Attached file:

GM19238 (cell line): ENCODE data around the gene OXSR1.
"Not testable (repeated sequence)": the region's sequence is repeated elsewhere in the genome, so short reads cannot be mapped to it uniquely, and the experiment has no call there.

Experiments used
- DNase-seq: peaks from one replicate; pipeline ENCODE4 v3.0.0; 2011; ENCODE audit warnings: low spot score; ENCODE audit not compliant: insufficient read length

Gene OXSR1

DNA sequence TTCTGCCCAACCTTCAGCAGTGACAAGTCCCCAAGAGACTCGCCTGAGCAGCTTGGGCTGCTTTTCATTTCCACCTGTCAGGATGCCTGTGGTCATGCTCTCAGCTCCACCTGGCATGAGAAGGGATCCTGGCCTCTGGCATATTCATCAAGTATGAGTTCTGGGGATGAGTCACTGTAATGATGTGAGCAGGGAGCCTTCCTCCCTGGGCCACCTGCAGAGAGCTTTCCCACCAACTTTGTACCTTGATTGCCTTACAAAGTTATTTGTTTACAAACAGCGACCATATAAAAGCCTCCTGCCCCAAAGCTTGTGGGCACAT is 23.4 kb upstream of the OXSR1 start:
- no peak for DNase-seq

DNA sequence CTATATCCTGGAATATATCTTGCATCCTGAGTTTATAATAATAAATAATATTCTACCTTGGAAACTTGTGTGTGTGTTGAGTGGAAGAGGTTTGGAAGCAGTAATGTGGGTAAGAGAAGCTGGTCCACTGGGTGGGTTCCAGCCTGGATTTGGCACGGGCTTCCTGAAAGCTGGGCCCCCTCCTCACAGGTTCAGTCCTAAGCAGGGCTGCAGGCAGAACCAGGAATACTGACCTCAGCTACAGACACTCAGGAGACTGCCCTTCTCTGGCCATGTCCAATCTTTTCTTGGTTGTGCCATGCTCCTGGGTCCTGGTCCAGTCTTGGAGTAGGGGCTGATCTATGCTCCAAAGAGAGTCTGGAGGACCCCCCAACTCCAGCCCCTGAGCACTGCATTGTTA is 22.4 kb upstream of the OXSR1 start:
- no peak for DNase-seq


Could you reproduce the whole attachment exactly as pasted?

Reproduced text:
GM19238 (cell line): ENCODE data around the gene OXSR1.
"Not testable (repeated sequence)": the region's sequence is repeated elsewhere in the genome, so short reads cannot be mapped to it uniquely, and the experiment has no call there.

Experiments used
- DNase-seq: peaks from one replicate; pipeline ENCODE4 v3.0.0; 2011; ENCODE audit warnings: low spot score; ENCODE audit not compliant: insufficient read length

Gene OXSR1

DNA sequence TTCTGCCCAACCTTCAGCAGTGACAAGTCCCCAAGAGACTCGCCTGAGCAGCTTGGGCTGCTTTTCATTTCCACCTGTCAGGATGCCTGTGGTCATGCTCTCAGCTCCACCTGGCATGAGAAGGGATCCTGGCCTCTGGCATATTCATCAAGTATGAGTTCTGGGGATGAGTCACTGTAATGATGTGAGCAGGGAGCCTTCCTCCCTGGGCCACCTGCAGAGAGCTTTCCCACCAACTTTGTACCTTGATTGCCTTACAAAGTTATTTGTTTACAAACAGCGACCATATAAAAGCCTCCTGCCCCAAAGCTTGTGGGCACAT is 23.4 kb upstream of the OXSR1 start:
- no peak for DNase-seq

DNA sequence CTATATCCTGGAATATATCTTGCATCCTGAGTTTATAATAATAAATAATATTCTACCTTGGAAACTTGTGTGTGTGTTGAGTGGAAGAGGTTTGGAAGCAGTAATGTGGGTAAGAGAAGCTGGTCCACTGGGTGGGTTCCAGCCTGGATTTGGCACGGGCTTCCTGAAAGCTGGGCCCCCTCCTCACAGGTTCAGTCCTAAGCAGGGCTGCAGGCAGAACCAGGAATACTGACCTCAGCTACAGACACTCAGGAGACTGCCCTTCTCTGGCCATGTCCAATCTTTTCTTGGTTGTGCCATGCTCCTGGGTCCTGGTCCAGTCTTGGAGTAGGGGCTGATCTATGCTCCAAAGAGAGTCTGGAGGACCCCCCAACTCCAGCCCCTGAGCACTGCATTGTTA is 22.4 kb upstream of the OXSR1 start:
- no peak for DNase-seq